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Starbucks Innovates At Home And Abroad With Princi And Alibaba

It’s been a busy week for Starbucks. After acquiring Milan-based Princi last year, Starbucks finally opened the first of what is planned to be a 1,000 store standalone bakery concept in their hometown of Seattle. Customers have been able to sample Princi goods inside their Roastery concept in Seattle since last Fall and in the newly opened Reserve concept located in the building headquarters.

The freestanding Princi is located in the hip Denny Triangle neighborhood. The menu features sandwiches, salads, soups, and pastries. And of course, Starbucks coffee including the Princi blend. Locations in New York and Chicago are set to open this Fall. I had a chance to visit the newly opened store in Seattle and I was impressed. Great artisinal bread is a lost art in the U.S. and Princi certainly delivers. I would be more excited about the concept if I also hadn’t visited freestanding Teavana tea café’s and La Boulange bakeries. These are two businesses that Starbucks also acquired, later to shut down. While Princi offers great promise, both as a freestanding concept and as a way to upgrade the in-store offer, there is also reason to be skeptical given their past track record.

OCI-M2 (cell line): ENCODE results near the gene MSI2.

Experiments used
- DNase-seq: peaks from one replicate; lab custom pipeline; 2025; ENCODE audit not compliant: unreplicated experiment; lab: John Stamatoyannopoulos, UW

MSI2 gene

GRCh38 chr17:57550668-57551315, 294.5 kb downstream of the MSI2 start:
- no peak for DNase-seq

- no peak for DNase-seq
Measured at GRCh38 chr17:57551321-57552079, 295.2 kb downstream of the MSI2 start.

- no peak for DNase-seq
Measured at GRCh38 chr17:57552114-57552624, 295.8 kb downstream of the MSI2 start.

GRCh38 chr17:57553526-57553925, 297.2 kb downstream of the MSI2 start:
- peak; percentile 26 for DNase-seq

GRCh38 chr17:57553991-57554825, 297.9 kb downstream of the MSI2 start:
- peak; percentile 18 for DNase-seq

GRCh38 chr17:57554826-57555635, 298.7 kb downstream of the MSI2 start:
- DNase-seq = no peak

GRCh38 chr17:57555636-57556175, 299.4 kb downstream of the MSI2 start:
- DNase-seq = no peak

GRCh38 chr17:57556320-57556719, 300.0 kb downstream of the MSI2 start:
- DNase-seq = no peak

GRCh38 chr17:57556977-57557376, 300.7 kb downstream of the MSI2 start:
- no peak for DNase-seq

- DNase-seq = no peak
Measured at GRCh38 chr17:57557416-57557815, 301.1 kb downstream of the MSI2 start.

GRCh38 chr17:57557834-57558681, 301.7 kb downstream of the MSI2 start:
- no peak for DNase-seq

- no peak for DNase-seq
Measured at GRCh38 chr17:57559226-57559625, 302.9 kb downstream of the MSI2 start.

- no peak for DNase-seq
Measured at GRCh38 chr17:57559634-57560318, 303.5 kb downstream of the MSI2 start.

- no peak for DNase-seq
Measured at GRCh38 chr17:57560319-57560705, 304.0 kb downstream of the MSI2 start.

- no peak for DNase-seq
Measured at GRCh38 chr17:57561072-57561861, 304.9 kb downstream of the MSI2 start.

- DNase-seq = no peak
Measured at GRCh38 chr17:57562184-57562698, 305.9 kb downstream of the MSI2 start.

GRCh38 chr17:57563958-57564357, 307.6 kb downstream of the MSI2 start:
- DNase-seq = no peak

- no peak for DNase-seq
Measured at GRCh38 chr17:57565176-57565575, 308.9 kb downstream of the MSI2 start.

At the same time, the company has also announced an ambitious partnership with Alibaba in China. The broad ranging partnership is centered on three activities:

  • Utilizing the Alibaba platform, starting in September, Starbucks will leverage’s 3 million registered delivery riders to deliver its coffees, teas and food to Chinese consumers. The initiative will start at 150 of its stores in Shanghai and Beijing before expanding to 2,000 store in 30 cities by the end of the year.
  • Inside the innovative Hema stores, Starbucks Delivery Kitchens will complement the delivery of coffee and tea offered through existing Starbucks stores. The first of these fulfillment hubs will launch in Shanghai and Hangzhou next month, with other Delivery Kitchens opened in other cities over time. Hema is the fresh supermarket that also doubles as a mini-fulfillment center to deliver groceries in as quickly as 30 minutes to the surrounding neighborhood.
  • Finally, Starbucks will be partnering on a virtual store (on their own and Alibaba’s multiple platforms) to allow customers to order product, buy merchandise or send a gift card.

What is fascinating about these two stories is the example of multi-pronged innovation. Starbucks is simultaneously upping the experience through Princi while going all in on convenience and immediacy of delivery with Alibaba. Both strategies likely have a place in retail’s future.

Finally, and perhaps it goes without saying, Starbucks shares a hometown with a little company called Amazon, which is a chief rival on a global level with Alibaba. Perhaps another partnership will be in the marking?

By Neil Stern

Neil Stern for Forbes


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